An organization helping the state develop a plan to reduce carbon emissions is being criticized for what opponents say are its ties to "alarmist" environmentalist groups.
Conservatives and business groups said they're afraid the Center for Climate Strategies may try to enforce an extreme agenda through work with the Kansas Energy and Environmental Policy advisory group.
People who have worked with the center in Arkansas and Michigan said the center stayed within the bounds of an adviser, providing the starting point for discussions. A Minnesota businessman who worked on a similar project in his state, however, said he believed the center manipulated the process toward its own ends.
In any event, members of the Kansas policy advisory group say the makeup of its 25-member panel, including business leaders, legislative members, academics and representatives of the energy sector, should counteract any influence from the center.
Kansas in one of a dozen states working on plans for dealing with greenhouse gas emissions, which many scientists believe contribute to global climate change. The Pew Center on Global Climate Change says 26 states already have plans.
Gov. Kathleen Sebelius set up the advisory panel to recommend ways to reduce emissions following one of her three vetoes of measures to allow two coal-fired power plants near Holcomb. Sebelius' top regulator shot down those plants last year because of what he considered excessive release of carbon dioxide.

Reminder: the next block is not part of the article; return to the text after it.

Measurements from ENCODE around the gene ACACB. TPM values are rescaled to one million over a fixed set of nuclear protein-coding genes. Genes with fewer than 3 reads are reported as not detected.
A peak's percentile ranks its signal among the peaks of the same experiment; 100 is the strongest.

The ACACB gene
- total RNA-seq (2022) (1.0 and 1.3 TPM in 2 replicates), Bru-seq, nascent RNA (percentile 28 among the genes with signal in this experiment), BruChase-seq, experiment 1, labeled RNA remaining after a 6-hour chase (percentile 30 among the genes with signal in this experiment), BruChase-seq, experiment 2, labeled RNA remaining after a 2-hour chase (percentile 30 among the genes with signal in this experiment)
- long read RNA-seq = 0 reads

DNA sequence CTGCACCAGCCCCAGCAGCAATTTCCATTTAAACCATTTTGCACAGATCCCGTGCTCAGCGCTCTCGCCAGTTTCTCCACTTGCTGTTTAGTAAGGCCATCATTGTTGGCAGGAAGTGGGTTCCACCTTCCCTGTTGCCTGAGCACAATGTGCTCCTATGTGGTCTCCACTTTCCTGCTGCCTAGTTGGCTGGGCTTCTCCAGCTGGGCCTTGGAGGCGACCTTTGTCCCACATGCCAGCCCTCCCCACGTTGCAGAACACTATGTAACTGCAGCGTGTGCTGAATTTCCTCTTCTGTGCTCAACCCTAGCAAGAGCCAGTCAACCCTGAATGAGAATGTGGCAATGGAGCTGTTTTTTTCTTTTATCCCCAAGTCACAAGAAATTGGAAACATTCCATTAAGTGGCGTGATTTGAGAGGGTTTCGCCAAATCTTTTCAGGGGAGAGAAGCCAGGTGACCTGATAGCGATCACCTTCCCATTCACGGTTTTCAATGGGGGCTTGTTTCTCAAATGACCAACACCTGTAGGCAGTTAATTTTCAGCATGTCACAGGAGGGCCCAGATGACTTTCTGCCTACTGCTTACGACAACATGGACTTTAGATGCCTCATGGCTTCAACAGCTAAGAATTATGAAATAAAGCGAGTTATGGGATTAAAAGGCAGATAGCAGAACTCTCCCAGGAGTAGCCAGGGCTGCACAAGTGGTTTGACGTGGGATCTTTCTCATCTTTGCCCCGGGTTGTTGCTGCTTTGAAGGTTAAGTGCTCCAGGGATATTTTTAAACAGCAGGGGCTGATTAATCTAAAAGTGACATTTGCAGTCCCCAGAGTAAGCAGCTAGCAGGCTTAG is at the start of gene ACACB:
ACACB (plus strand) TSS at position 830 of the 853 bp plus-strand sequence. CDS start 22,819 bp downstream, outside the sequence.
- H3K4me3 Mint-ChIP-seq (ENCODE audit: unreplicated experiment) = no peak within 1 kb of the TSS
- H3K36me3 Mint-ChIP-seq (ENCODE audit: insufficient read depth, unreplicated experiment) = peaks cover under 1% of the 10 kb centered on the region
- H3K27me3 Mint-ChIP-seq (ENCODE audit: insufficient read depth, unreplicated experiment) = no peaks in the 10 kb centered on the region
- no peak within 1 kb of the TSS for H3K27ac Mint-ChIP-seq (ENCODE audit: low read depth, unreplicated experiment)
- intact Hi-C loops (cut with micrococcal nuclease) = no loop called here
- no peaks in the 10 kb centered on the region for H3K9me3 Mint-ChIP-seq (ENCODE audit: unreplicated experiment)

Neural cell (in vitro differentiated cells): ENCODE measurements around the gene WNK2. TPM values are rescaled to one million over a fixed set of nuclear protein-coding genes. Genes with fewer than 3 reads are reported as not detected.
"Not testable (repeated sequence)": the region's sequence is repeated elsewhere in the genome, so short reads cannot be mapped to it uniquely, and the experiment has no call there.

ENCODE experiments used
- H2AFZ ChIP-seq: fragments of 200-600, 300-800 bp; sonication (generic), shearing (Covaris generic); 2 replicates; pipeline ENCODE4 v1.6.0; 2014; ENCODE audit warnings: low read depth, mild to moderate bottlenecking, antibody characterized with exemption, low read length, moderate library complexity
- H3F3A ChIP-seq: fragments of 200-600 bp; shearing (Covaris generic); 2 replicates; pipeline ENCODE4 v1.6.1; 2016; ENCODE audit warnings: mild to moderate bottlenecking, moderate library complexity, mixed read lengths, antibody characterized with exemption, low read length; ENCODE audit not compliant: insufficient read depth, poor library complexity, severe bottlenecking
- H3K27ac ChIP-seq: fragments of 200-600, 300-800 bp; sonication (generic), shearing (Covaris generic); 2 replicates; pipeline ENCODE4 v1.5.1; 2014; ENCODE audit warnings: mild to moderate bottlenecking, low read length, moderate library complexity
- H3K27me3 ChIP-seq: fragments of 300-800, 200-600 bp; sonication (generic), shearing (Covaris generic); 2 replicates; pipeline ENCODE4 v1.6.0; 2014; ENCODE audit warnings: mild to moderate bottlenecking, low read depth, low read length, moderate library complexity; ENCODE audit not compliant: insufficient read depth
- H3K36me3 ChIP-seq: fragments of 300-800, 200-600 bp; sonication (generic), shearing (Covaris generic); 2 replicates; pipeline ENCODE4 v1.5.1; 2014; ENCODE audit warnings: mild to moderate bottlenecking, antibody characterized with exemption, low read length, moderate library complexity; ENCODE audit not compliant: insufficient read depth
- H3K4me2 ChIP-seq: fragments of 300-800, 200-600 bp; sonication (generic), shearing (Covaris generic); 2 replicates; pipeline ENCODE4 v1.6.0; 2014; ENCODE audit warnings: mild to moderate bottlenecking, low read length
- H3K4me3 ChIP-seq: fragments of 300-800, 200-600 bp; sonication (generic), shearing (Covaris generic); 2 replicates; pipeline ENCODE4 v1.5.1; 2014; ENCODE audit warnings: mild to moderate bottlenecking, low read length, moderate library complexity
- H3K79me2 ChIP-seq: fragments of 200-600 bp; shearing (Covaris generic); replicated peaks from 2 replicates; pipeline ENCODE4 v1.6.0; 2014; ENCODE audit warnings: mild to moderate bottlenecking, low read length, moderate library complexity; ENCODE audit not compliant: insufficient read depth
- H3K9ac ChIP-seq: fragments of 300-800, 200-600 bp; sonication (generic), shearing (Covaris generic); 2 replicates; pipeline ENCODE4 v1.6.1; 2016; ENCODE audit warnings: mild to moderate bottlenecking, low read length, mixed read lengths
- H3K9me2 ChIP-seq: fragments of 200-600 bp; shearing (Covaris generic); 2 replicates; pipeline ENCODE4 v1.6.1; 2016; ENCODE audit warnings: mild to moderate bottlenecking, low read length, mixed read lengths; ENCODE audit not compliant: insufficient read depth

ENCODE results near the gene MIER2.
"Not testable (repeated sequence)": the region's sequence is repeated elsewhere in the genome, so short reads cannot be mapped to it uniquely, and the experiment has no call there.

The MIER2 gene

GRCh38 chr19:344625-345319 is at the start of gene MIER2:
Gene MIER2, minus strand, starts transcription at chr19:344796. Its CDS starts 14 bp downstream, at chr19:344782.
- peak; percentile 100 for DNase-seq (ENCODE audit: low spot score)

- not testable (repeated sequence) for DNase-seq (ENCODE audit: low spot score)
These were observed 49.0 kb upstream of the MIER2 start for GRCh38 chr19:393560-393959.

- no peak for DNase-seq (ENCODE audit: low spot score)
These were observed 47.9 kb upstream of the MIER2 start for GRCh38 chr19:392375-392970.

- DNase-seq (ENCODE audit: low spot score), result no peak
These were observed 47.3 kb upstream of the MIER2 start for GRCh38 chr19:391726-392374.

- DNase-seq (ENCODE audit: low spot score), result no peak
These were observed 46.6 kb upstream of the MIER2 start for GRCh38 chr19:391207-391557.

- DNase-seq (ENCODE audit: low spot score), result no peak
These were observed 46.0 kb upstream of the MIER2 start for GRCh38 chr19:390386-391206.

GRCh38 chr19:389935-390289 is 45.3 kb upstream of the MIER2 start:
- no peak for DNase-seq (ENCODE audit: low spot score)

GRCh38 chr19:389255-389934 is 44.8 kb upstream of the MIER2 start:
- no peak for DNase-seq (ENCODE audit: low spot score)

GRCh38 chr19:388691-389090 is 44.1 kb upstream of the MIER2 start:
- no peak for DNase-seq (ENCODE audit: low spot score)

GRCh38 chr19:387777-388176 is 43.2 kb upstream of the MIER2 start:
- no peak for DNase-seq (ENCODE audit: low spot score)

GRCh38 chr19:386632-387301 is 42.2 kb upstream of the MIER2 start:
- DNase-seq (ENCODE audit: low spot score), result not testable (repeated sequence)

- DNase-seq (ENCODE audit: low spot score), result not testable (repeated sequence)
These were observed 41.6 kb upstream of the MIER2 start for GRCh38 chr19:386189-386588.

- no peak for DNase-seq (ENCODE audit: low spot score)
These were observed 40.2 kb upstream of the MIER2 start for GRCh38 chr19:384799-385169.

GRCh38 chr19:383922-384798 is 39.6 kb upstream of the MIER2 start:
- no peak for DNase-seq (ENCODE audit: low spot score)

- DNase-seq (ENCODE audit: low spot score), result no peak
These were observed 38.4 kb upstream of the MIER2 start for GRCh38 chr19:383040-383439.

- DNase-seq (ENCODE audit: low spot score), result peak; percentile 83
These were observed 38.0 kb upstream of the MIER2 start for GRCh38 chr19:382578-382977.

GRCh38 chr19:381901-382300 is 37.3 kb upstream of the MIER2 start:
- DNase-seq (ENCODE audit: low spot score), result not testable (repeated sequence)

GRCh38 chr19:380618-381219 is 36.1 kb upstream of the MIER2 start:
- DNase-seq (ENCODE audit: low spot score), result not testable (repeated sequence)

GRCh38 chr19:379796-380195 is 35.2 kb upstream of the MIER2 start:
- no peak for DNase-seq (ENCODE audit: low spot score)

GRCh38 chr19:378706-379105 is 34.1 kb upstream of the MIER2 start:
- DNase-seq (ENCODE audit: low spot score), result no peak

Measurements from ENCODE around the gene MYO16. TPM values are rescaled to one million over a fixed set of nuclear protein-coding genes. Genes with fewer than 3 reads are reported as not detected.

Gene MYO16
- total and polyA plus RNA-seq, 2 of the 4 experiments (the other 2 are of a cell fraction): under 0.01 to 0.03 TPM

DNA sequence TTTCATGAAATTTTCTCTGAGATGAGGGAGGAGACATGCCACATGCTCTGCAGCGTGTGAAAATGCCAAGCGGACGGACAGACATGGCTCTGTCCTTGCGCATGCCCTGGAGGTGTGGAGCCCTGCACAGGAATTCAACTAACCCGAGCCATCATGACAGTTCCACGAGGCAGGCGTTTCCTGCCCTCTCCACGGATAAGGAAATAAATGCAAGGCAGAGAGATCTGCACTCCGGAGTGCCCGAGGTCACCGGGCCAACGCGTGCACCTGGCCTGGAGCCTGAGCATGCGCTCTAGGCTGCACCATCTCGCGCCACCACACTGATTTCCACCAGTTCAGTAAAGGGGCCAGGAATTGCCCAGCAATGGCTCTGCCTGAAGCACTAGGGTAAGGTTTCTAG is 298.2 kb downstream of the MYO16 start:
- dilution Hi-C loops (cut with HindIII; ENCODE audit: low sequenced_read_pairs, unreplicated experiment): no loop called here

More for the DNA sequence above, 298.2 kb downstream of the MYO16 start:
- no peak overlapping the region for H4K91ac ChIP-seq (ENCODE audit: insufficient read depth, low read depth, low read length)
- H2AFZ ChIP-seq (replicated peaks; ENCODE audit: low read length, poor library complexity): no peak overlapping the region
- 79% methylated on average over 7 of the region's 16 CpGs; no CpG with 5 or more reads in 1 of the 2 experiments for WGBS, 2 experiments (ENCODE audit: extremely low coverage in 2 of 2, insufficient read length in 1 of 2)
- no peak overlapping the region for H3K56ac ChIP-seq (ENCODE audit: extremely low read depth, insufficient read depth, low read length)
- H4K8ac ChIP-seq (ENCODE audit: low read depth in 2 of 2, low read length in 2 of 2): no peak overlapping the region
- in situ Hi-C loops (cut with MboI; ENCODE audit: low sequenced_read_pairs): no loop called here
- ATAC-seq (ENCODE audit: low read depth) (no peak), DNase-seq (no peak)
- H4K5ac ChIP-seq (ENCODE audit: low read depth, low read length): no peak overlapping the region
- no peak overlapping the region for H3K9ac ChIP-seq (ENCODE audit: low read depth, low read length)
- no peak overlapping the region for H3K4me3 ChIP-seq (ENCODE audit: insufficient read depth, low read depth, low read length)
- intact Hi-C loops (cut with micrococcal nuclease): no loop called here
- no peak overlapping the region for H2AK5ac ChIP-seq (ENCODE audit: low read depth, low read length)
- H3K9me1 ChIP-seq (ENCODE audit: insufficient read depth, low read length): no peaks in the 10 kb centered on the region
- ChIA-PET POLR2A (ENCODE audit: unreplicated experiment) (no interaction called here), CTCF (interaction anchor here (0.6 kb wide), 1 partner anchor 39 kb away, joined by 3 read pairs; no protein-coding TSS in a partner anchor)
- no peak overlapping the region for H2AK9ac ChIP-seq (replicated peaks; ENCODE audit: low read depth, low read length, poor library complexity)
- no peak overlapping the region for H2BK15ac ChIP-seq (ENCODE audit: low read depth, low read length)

That decision incited stiff debate in the Legislature with some lawmakers questioning during debates whether global warming truly exists.
Sebelius asked the Center for Climate Strategies to advise the panel, but the state is not paying for it, the governor's office said.
The fee is coming from groups such as the American Civil Liberties Union and foundations including the Energy Foundation, which focuses on renewable energy and efficient energy expansion, and the Sandler Family Supporting Foundation, which has contributed to several environmental organizations.
"This organization is funded mainly by groups who approach our country's energy and environmental issues with an alarmist point of view, raising real concerns about whether those predetermined biases affect their findings," said House Speaker Melvin Neufeld, R-Ingalls, who strongly supported the Holcomb power plants.
Neufeld believes the governor's advisory panel is unnecessary and the Legislature's 11-member special energy committee should develop the state's emission's plan.
Senate President Stephen Morris, R-Hugoton, said he also had concerns about the center but added that the panel and the legislative committee could complement each other.
"We as a Legislature will have to make those policy decisions, so it makes sense to have legislators involved" with their own committee, Morris said.
The Harrisburg, Pa.-based Center for Climate Strategies released a statement saying, "The Center for Climate Strategies' track record of policy neutrality in state after state speaks for itself."
According to the group's Web site, it has cooperated with more than 20 states.